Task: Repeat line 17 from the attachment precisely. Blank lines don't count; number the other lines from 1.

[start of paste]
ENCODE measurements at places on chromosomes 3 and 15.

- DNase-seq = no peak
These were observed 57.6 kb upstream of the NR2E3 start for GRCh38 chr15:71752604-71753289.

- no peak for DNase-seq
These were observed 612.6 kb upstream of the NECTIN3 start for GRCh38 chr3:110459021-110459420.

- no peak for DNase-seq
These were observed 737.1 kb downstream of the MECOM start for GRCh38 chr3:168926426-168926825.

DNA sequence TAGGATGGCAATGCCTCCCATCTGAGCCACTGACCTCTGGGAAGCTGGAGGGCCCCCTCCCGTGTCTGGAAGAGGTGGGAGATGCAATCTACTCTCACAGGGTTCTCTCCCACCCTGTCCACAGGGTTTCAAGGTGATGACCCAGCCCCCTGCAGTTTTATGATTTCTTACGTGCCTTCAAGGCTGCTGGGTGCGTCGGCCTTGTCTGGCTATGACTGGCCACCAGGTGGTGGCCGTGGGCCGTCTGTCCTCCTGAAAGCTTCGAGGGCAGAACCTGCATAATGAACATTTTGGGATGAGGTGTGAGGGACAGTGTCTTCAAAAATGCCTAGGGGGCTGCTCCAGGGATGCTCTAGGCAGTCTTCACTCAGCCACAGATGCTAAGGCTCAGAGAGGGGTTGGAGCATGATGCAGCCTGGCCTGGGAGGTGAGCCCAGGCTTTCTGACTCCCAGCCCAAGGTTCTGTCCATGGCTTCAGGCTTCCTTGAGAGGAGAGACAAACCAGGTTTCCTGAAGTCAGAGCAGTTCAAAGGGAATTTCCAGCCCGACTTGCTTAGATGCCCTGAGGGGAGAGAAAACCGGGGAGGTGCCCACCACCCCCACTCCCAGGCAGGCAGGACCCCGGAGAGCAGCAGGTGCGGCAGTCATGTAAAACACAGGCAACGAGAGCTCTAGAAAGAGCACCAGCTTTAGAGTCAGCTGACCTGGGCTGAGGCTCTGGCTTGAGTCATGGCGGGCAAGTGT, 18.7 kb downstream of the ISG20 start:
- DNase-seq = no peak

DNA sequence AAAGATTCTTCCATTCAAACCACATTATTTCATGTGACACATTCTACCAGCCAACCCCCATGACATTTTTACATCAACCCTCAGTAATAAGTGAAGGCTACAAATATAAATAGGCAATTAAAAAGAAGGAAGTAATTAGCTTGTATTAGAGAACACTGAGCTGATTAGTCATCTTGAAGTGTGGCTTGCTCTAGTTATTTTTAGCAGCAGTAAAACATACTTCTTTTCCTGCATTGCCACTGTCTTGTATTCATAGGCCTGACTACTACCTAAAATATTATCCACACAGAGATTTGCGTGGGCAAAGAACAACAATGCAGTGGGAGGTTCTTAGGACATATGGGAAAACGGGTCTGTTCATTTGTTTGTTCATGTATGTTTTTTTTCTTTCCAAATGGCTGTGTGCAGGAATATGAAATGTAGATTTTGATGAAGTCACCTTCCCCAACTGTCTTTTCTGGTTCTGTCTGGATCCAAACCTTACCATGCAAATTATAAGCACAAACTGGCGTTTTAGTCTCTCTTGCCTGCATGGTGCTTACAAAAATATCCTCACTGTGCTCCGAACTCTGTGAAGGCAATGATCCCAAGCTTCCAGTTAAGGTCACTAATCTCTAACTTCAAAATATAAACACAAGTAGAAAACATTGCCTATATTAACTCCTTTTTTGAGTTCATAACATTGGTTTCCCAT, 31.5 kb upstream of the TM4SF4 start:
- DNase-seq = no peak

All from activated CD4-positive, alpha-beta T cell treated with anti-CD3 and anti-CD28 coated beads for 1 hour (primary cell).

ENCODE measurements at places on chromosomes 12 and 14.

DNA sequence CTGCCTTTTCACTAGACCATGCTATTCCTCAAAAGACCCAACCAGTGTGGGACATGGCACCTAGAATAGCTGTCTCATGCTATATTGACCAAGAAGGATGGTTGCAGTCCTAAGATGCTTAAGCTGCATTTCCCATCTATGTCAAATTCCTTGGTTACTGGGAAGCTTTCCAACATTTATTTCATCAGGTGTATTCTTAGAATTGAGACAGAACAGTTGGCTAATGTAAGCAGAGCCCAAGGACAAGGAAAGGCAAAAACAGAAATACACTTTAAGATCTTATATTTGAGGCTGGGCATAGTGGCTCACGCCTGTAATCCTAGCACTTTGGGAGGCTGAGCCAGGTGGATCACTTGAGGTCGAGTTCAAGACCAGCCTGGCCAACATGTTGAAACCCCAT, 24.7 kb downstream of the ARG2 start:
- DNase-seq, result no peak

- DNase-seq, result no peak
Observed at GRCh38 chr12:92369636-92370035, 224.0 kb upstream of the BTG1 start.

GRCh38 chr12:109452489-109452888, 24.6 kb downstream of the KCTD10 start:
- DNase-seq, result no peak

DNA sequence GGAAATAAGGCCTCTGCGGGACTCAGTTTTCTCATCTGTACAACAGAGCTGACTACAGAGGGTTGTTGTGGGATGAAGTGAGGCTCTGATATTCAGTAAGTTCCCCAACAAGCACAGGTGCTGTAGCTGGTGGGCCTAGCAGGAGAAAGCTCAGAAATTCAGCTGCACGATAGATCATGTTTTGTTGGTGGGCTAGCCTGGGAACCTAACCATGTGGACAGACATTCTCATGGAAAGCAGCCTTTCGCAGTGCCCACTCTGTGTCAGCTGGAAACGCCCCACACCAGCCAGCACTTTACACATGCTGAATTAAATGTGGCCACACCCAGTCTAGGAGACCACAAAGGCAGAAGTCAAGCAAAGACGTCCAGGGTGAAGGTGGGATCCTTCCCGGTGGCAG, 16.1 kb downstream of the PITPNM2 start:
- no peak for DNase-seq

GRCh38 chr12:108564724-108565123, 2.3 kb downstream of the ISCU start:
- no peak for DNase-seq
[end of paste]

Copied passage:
Observed at GRCh38 chr12:92369636-92370035, 224.0 kb upstream of the BTG1 start.